The Panzerfaust 3 (lit. “armor fist” or “tank fist”) is a modern semi-disposable recoilless anti-tank weapon, which was developed between 1978 and 1985 and first entered service with the Bundeswehr in 1987 (although they did not officially adopt it until 1992). It was first ordered in 1973 to provide West German infantry with an effective weapon against contemporary Soviet armor, thereby replacing West Germany’s aging PzF 44 Light Lanze launchers and the heavy Carl Gustaf 84 mm anti-tank recoilless rifle manufactured in Sweden.
The Panzerfaust 3 is operated by at least 11 countries and has seen combat in Afghanistan and Ukraine.
The Panzerfaust 3 series of launchers is a compact, lightweight, shoulder-fired, unguided antitank weapon series. It consists of a disposable canister with a 110-mm warhead and reusable firing and sighting device. The DM12 and DM12A1 projectile consists of a shaped-charge warhead and is filled with Octol 7030. The tandem DM22 warheads are made of PBX octogene (ca. 95% β-HMX) including the propulsion unit. The penetration performance of the Panzerfaust 3 is due to the shaped charge principle and the quick response of the percussion fuse; the effect on the target does not depend on the impact velocity.
The Panzerfaust 3 is light enough to be carried and fired by one person. However, earlier variants were described as being excessively cumbersome and uncomfortable. Furthermore, the firing mechanism was prone to jamming. It can be fired from enclosed spaces since it does not have a significant backblast. The rear of the tube, filled with plastic granulate, minimizes the blast effect by the so-called recoilless countermass principle.
The booster propellant for the projectile in its tube is ignited by a bolt via a spring mechanism. Once ejected from the launcher, the projectile coasts a safe distance and then the rocket motor is ignited, boosting it to its maximum speed, after which it coasts until impact. The gunner carries at least two rounds, while the assistant grenadier carries another three rounds.
The ergonomic design of the controls, such as handles, launcher, barrel shape and optical sight, is a predefined standard. All controls are easy to handle in all shooting positions (lying, kneeling, or standing). After the weapon is fired, the firing mechanism with the attached optical sight is removed and the barrel thrown away, the firing mechanism is reusable. The effective combat range of the Panzerfaust 3 is from 15 to 300 meters against moving targets and up to 600 meters against static ones. An optical sight with line pattern fixed to the reusable firing mechanism enables it to engage moving or static targets. To ensure night combat ability, a night-vision device or residual light amplifier can be set up in front of the optical sight.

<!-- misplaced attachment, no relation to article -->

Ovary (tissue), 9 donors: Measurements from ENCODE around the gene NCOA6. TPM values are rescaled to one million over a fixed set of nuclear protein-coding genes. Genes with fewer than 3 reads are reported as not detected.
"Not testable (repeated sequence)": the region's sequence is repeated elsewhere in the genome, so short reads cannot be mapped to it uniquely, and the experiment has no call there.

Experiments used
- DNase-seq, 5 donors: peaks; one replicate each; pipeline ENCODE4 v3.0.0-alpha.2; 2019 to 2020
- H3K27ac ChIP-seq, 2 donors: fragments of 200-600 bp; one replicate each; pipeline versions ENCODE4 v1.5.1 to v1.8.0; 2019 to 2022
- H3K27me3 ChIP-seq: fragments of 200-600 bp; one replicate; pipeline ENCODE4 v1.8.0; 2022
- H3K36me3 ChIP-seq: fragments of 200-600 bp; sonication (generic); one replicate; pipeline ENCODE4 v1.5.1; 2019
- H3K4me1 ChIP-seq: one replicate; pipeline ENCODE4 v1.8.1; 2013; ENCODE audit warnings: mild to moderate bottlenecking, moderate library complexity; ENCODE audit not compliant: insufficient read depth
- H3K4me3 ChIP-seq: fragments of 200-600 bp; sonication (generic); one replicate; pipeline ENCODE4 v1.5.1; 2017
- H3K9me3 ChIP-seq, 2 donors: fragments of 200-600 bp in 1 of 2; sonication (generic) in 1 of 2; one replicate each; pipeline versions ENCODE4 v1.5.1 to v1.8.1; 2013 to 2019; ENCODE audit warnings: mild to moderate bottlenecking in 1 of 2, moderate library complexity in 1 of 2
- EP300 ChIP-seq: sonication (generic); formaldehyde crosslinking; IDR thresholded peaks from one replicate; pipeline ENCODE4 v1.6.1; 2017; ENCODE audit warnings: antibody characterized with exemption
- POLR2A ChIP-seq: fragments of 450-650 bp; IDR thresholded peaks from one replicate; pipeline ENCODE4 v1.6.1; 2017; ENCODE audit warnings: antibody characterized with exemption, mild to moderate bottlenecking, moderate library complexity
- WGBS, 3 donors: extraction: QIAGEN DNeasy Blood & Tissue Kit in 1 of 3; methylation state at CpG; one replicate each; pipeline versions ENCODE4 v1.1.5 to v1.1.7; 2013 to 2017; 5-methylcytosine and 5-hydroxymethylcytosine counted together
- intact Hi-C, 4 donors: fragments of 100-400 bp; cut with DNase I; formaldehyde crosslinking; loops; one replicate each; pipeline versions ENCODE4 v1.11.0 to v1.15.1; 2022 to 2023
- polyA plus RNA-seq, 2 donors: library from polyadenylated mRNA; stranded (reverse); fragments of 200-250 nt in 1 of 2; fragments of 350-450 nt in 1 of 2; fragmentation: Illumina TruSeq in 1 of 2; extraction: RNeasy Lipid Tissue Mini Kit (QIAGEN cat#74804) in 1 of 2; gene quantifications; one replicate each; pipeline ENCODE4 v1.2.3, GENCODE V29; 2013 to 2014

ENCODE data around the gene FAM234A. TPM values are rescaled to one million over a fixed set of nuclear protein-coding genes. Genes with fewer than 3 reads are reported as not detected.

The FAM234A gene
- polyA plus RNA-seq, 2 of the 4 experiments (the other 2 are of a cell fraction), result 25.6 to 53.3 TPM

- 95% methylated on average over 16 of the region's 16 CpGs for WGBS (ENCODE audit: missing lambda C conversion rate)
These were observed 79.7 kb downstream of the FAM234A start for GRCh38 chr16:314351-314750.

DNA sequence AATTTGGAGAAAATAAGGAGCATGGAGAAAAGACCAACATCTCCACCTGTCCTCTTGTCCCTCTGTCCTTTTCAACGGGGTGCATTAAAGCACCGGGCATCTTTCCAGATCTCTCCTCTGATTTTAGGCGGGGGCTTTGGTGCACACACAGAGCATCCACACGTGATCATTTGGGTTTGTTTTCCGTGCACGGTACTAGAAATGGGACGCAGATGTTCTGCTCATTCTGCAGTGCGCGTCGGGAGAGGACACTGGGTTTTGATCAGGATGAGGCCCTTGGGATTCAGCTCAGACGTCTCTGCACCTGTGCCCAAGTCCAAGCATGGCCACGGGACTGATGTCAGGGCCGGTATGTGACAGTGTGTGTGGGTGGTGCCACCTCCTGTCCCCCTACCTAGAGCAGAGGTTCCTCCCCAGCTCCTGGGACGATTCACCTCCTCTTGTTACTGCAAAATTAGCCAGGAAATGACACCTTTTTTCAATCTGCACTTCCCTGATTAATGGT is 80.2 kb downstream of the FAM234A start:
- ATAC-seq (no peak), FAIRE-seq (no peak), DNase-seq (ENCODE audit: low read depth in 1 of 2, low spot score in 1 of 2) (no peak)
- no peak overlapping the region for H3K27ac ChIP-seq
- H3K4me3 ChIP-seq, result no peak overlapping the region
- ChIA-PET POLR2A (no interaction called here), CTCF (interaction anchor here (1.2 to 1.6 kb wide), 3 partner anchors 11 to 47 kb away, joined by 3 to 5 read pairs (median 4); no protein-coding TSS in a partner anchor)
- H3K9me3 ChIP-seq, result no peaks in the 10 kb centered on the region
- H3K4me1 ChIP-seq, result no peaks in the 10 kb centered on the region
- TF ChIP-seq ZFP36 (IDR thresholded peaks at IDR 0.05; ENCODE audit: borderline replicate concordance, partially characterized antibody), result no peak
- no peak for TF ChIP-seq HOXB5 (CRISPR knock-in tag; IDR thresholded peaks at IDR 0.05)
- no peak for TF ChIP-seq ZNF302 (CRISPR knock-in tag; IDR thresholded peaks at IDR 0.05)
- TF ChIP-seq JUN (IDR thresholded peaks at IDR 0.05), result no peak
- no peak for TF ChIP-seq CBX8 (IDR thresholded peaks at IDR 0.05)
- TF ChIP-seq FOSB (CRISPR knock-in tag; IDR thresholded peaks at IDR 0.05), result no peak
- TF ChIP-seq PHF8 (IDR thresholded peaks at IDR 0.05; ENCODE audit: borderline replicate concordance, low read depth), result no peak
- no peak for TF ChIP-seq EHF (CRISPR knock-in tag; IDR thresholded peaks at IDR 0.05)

As a safety precaution, the built-in fuse for the warhead is released by a safety mechanism. This arms the warhead after a flight distance of approximately five meters. Once armed, the warhead detonates on impact or when the propellant is exhausted, thus safeguarding against future unexploded ordenance hazards.
A new sight called Dynarange is currently being procured as part of the German Infantryman of the Future project. Essentially, this is a computer controlled aiming sight with range finder. It is meant to cope with the fact that some soldiers have had difficulties with the regular sight, as its scope is quite complex to the untrained eye. It would increase the weapon’s effective range to 600 m (2,000 ft) against moving and stationary targets. Dynarange is already in service with the Royal Netherlands Marine Corps and the Dutch Army.
|Mass||– Hollow charge warhead: 12.9 kg (28 lb 7 oz)
– Tandem hollow charge warhead: 13.3 kg (29 lb 5 oz)
– Bunker-buster warhead: 13.3 kg (29 lb 5 oz)
– Unloaded firing unit: 2.3 kg (5 lb 1 oz)
-Ready to fire: 15.2 – 15.6 kg (34 lb 6 oz)
|Length||950 mm (3 ft 1 in)|
|Caliber||60 mm (2.4 in) barrel, 110 mm (4.3 in) warhead|
|Muzzle velocity||115.0 m/s (377 ft/s)|
|Maximum firing range||920 m (3,020 ft) (automatic self-destructs once beyond the range)|
|Sights||UP-7V Telescopic sight|
- Italian Army: 2,000 launchers with 17,000 rockets delivered since middle ’90s; 7,100 Panzerfaust 3-T (PZF3-T) delivered in 2007
- Peru: 1,700 Panzerfaust 3 rockets and 181 launchers.
- South Korea
- Ukraine: Supplied by the Netherlands and Germany during 2022 Russian invasion of Ukraine.